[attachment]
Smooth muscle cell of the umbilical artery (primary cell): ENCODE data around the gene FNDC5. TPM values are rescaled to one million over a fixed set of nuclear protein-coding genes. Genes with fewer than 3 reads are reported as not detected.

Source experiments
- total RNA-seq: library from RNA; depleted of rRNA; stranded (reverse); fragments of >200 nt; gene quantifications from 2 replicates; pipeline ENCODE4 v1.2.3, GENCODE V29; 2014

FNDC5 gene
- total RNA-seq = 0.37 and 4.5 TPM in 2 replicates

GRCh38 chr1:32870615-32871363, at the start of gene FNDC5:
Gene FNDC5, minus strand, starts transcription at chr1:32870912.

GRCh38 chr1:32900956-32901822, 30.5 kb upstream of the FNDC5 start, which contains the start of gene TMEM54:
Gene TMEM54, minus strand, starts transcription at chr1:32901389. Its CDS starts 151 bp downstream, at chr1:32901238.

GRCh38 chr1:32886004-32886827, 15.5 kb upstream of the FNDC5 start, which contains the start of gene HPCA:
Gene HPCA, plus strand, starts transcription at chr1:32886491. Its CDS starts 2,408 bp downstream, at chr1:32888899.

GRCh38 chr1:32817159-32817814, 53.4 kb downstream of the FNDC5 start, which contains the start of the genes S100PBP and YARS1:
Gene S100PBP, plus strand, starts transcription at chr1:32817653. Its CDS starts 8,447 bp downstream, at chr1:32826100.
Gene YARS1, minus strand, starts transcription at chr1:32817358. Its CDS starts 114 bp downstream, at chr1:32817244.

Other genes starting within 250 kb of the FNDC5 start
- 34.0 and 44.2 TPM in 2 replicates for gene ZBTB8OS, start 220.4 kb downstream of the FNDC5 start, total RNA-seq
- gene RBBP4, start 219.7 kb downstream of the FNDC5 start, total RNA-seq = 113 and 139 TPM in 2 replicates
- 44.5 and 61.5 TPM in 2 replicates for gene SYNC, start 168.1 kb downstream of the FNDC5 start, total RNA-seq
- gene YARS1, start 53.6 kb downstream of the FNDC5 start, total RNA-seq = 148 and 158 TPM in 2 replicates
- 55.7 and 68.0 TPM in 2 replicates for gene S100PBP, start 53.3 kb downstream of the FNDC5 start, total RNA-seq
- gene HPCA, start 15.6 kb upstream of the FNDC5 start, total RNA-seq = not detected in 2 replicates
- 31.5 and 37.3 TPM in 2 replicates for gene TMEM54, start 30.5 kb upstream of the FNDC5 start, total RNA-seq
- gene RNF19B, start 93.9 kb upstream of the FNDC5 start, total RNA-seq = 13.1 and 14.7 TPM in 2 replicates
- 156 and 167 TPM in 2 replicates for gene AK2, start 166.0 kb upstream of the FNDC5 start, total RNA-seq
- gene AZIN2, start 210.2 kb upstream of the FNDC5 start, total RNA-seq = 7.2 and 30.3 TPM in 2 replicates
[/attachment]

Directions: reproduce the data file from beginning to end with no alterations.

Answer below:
Smooth muscle cell of the umbilical artery (primary cell): ENCODE data around the gene FNDC5. TPM values are rescaled to one million over a fixed set of nuclear protein-coding genes. Genes with fewer than 3 reads are reported as not detected.

Source experiments
- total RNA-seq: library from RNA; depleted of rRNA; stranded (reverse); fragments of >200 nt; gene quantifications from 2 replicates; pipeline ENCODE4 v1.2.3, GENCODE V29; 2014

FNDC5 gene
- total RNA-seq = 0.37 and 4.5 TPM in 2 replicates

GRCh38 chr1:32870615-32871363, at the start of gene FNDC5:
Gene FNDC5, minus strand, starts transcription at chr1:32870912.

GRCh38 chr1:32900956-32901822, 30.5 kb upstream of the FNDC5 start, which contains the start of gene TMEM54:
Gene TMEM54, minus strand, starts transcription at chr1:32901389. Its CDS starts 151 bp downstream, at chr1:32901238.

GRCh38 chr1:32886004-32886827, 15.5 kb upstream of the FNDC5 start, which contains the start of gene HPCA:
Gene HPCA, plus strand, starts transcription at chr1:32886491. Its CDS starts 2,408 bp downstream, at chr1:32888899.

GRCh38 chr1:32817159-32817814, 53.4 kb downstream of the FNDC5 start, which contains the start of the genes S100PBP and YARS1:
Gene S100PBP, plus strand, starts transcription at chr1:32817653. Its CDS starts 8,447 bp downstream, at chr1:32826100.
Gene YARS1, minus strand, starts transcription at chr1:32817358. Its CDS starts 114 bp downstream, at chr1:32817244.

Other genes starting within 250 kb of the FNDC5 start
- 34.0 and 44.2 TPM in 2 replicates for gene ZBTB8OS, start 220.4 kb downstream of the FNDC5 start, total RNA-seq
- gene RBBP4, start 219.7 kb downstream of the FNDC5 start, total RNA-seq = 113 and 139 TPM in 2 replicates
- 44.5 and 61.5 TPM in 2 replicates for gene SYNC, start 168.1 kb downstream of the FNDC5 start, total RNA-seq
- gene YARS1, start 53.6 kb downstream of the FNDC5 start, total RNA-seq = 148 and 158 TPM in 2 replicates
- 55.7 and 68.0 TPM in 2 replicates for gene S100PBP, start 53.3 kb downstream of the FNDC5 start, total RNA-seq
- gene HPCA, start 15.6 kb upstream of the FNDC5 start, total RNA-seq = not detected in 2 replicates
- 31.5 and 37.3 TPM in 2 replicates for gene TMEM54, start 30.5 kb upstream of the FNDC5 start, total RNA-seq
- gene RNF19B, start 93.9 kb upstream of the FNDC5 start, total RNA-seq = 13.1 and 14.7 TPM in 2 replicates
- 156 and 167 TPM in 2 replicates for gene AK2, start 166.0 kb upstream of the FNDC5 start, total RNA-seq
- gene AZIN2, start 210.2 kb upstream of the FNDC5 start, total RNA-seq = 7.2 and 30.3 TPM in 2 replicates